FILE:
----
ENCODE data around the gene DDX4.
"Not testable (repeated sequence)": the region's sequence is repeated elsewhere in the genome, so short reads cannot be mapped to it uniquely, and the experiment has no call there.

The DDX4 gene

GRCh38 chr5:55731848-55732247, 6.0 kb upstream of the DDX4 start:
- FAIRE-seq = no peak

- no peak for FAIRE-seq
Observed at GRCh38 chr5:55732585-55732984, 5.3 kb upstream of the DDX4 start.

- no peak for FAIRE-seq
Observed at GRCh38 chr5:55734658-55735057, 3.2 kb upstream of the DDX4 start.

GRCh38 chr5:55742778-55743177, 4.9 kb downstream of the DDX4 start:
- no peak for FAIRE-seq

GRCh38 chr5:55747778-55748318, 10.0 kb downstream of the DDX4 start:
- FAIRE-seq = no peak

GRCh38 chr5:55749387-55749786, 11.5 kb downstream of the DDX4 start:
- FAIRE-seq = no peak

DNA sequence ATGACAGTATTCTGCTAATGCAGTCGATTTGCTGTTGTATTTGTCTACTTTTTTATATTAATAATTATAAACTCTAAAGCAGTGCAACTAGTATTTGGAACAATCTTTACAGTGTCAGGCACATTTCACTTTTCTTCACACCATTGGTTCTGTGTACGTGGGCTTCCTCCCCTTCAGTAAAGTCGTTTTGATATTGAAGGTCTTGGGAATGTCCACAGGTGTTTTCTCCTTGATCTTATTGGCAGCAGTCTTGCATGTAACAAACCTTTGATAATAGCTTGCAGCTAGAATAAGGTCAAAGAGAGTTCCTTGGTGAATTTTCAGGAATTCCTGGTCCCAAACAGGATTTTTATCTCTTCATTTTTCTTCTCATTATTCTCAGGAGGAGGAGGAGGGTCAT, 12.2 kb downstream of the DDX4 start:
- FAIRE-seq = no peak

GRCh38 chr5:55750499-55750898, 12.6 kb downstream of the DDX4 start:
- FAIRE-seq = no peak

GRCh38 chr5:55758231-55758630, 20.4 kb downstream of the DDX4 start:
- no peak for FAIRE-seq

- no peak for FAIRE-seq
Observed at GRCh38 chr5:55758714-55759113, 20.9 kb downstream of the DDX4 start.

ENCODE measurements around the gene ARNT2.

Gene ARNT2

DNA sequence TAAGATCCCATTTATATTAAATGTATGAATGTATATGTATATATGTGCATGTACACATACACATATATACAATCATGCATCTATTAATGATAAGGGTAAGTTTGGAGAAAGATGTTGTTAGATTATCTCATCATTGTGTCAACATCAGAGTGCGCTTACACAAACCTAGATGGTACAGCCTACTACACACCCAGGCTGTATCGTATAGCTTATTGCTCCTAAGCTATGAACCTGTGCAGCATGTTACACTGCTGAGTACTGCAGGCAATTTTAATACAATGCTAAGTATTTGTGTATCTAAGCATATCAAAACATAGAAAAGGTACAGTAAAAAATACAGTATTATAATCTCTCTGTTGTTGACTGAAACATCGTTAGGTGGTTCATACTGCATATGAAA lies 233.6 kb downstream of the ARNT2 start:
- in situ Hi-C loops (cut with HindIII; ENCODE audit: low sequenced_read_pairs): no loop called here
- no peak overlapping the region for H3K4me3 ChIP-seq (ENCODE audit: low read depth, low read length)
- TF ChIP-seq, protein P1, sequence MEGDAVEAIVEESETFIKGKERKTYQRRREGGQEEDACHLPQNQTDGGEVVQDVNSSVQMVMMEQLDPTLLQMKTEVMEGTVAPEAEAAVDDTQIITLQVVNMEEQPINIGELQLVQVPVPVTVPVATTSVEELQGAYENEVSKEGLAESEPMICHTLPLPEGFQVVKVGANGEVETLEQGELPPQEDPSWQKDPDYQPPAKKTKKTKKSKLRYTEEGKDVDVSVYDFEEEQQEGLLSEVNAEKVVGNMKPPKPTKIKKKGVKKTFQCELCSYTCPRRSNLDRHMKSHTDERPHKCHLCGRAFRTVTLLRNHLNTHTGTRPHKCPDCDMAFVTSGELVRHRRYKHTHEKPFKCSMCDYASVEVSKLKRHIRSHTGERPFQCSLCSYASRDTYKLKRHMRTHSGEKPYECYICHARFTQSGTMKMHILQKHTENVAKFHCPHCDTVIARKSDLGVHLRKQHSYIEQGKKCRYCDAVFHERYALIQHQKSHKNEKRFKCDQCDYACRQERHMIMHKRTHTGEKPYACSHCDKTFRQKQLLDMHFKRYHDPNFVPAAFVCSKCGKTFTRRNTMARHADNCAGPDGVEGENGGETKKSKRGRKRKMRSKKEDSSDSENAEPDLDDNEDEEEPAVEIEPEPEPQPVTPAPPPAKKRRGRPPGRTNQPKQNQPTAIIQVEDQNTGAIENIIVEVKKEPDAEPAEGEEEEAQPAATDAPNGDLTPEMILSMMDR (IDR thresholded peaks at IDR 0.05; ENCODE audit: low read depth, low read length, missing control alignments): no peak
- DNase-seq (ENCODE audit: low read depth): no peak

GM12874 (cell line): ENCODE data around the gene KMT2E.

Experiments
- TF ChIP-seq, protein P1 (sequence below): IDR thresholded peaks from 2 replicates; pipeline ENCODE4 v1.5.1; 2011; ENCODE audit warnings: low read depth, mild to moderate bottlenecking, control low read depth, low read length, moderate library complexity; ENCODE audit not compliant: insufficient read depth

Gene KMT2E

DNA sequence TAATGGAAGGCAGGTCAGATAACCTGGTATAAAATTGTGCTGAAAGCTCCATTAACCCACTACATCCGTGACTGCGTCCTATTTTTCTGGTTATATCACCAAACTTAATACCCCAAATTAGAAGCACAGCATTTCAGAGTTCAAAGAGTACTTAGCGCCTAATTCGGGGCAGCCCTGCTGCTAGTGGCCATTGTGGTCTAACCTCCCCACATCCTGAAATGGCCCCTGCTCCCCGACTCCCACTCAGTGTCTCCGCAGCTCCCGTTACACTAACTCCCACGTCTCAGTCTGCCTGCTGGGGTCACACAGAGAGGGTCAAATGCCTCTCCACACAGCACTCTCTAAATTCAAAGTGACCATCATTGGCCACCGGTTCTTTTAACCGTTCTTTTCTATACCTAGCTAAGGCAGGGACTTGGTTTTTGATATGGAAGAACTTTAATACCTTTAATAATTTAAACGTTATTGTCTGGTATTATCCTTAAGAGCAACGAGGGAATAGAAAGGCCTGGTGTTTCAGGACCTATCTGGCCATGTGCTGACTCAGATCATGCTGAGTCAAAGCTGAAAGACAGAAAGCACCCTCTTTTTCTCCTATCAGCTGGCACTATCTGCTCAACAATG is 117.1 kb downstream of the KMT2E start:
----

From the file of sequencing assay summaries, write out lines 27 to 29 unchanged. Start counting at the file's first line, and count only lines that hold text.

- in situ Hi-C loops (cut with HindIII; ENCODE audit: low sequenced_read_pairs): no loop called here
- no peak overlapping the region for H3K4me3 ChIP-seq (ENCODE audit: low read depth, low read length)
- TF ChIP-seq, protein P1, sequence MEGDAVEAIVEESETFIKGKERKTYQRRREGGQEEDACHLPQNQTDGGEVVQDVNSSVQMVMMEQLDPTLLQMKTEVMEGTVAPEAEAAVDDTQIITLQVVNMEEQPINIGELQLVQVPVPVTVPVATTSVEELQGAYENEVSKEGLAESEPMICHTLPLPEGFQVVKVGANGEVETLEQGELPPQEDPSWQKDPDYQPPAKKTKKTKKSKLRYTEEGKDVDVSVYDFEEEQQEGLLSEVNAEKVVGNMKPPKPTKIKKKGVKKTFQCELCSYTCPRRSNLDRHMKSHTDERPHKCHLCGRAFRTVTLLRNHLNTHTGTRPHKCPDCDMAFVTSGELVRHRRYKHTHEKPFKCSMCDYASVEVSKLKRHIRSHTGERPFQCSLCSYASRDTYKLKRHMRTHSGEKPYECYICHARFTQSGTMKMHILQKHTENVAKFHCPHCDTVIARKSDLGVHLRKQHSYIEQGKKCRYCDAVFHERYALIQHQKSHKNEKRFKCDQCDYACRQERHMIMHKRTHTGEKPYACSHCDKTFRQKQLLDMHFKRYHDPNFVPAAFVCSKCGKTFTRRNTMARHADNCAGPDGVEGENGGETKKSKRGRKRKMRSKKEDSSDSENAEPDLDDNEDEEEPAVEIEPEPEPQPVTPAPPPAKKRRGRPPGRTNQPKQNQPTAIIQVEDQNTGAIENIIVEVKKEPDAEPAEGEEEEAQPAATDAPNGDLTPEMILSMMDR (IDR thresholded peaks at IDR 0.05; ENCODE audit: low read depth, low read length, missing control alignments): no peak